Everyone knows the game of roulette, it’s a casino classic and has been around for over three centuries now. Its spiritual home is in the administrative area of our Principality of Monaco; Monte Carlo.
Located on the French Riviera, most of the Circuit de Monaco, which hosts the Monaco Formula One Grand Prix is here in Monte Carlo and our famous principality also hosts the Monte Carlo Masters tennis tournament. But it is gambling which is arguably most synonymous with the region.
The European Poker Tour Grand Final is hosted in Monte Carlo and the casino has featured in many blockbuster films. The casino features in the James Bond movies Never Say Never Again from 1983 and GoldenEye from 1995. The Alfred Hitchcock film To Catch A Thief from 1954 was set in Monte Carlo and used the casino.
But how did this wonderful location become the spiritual home of roulette? Although the game of roulette was first played in the 18th century, its origins relate to the 17th century, in which French mathematician and physician Blaise Pascal created a primitive form of roulette. It was his failure to create a perpetual motion machine which led to the devising of the roulette wheel.
Although Pascal created the wheel, it was two brothers who brought the wheel to Monte Carlo. Francois and Lois Blanc brought the roulette wheel to Monaco after much of Europe introduced gambling laws to prohibit the use of casino games.
King Charles III of Monaco was one ruler who decided not to ban casino games and, with Monaco on the verge of financial ruin, set up casinos in the principality and invited the Blanc brothers to bring their roulette wheel with them. Added to the wheel was the 0 space, which gave the house a bigger edge.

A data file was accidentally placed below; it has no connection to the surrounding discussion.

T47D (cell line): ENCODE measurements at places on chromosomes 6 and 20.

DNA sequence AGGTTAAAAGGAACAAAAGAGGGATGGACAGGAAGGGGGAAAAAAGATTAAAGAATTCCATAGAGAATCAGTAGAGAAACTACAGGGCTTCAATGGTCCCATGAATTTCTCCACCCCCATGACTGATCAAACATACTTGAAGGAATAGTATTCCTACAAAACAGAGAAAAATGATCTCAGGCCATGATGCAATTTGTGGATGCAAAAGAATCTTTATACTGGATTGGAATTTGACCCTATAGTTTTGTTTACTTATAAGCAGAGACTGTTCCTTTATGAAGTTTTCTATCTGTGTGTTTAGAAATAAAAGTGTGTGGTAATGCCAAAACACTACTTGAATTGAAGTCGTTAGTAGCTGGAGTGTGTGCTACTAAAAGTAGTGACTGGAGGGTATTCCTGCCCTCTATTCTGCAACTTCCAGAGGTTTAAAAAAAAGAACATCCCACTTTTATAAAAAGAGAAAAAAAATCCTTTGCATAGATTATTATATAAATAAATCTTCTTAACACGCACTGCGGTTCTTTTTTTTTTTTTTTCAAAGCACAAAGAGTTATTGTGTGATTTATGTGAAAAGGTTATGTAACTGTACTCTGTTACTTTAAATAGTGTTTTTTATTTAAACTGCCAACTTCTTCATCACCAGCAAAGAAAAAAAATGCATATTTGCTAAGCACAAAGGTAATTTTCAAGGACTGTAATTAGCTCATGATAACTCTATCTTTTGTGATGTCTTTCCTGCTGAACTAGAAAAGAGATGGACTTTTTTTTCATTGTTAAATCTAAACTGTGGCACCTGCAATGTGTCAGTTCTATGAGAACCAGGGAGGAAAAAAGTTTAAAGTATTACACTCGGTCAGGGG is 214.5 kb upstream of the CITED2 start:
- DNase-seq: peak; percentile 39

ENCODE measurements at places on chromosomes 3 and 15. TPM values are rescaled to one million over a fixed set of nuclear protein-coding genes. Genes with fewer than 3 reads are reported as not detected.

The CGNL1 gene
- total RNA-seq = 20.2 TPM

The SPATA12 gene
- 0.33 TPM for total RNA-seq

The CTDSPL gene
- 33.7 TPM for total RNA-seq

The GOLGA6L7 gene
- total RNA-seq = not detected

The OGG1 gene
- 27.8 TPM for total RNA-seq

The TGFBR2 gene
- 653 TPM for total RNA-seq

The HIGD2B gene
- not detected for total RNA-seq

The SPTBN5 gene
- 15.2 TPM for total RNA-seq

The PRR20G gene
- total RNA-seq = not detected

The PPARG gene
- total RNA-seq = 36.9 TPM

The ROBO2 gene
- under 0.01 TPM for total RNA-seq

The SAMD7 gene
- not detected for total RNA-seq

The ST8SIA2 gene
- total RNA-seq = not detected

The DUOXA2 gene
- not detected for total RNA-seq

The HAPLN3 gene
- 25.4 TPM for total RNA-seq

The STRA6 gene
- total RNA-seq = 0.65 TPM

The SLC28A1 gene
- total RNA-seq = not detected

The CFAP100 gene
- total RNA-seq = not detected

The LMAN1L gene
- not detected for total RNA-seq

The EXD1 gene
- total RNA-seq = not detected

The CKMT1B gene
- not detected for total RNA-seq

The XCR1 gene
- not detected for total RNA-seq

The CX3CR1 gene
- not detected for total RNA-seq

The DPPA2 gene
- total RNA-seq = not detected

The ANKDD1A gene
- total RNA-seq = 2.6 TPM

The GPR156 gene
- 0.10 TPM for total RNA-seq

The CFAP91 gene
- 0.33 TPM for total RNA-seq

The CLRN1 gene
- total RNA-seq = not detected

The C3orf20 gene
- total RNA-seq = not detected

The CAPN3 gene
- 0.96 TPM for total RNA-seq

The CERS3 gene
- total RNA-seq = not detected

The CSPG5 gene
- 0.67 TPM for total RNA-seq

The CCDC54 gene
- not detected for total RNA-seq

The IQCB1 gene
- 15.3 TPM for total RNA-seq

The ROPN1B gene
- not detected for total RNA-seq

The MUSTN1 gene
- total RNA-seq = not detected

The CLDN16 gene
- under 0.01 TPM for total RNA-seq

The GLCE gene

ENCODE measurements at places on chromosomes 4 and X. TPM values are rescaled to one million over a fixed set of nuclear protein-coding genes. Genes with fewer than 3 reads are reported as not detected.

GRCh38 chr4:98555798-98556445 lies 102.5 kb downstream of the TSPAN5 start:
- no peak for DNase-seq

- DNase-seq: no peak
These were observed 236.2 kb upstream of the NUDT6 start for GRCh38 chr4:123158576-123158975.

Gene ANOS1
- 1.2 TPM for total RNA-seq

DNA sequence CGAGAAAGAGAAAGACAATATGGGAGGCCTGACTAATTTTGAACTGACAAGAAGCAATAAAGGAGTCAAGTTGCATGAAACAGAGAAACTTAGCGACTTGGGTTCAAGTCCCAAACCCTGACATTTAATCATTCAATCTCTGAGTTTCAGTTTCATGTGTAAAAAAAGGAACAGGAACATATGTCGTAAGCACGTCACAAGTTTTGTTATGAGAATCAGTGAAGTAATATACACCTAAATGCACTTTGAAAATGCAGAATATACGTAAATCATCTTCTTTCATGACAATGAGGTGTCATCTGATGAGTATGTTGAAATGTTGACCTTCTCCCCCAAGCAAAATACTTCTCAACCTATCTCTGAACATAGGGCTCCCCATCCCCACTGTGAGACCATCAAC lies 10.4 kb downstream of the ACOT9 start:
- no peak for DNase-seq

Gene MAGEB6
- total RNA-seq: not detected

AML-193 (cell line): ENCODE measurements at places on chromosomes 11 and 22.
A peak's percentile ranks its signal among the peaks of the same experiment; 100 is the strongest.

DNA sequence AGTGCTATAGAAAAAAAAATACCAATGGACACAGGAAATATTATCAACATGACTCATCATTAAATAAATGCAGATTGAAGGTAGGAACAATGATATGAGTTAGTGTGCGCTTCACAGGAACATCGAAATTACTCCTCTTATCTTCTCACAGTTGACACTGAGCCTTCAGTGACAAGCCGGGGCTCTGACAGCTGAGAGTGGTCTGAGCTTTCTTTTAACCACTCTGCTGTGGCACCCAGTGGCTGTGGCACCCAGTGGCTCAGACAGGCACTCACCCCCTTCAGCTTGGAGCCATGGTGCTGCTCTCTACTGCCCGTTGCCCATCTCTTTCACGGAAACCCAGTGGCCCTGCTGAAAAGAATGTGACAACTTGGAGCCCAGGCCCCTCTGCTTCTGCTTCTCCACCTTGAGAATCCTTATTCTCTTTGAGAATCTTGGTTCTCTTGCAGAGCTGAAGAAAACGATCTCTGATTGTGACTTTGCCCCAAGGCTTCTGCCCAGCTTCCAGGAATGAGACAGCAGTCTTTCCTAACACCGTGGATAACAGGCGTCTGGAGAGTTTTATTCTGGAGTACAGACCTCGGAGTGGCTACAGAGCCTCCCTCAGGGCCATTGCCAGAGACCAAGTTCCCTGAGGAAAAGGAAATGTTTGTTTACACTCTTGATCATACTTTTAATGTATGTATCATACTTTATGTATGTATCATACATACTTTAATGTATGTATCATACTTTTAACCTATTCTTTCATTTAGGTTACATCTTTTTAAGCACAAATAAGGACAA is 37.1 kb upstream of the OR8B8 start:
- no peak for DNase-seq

With Monte Carlo becoming the go to destination for people, predominantly the aristocracies, who wanted to try their luck on the roulette wheel in the 19th century, it helped revive Monaco and the roulette wheel has since become a symbol for Monte Carlo’s gambling culture, in particular the higher stakes games.
The game of roulette further cemented its legacy in Monte Carlo in the 20th century in what has become known as the “Monte Carlo fallacy”, also known as “the gambler’s fallacy”. The fallacy supposes that past behaviour influences future behaviour. For example, if you were to toss a coin ten times, and it landed on heads each and every time, an inexperienced gambler would probably bet on tails believing that it has to land on tails soon. Whereas an experienced gambler who understands how probabilities work will know that just because heads has won ten times in a row, doesn’t reduce the odds of it appearing for an eleventh time in a row.
That is essentially what happened in Monte Carlo back in August 1913. At a roulette table in the Monte Carlo Casino, black landed 26 times in a row, the odds of that happening are around one in 66.6 million. After black landed ten times, gamblers incorrectly assumed that the streak was going to end and this resulted in them losing millions on betting against black.
So there we have it. Thanks to a couple of brothers helping out the King of Monaco as well as an extraordinarily unlikely run of black on the roulette table, the casino game has become synonymous with Monte Carlo and the region of the principality has become its spiritual home.
If you fancy trying some roulette online to see if a more extraordinary run of black occurs, you can try it at Paddy Power.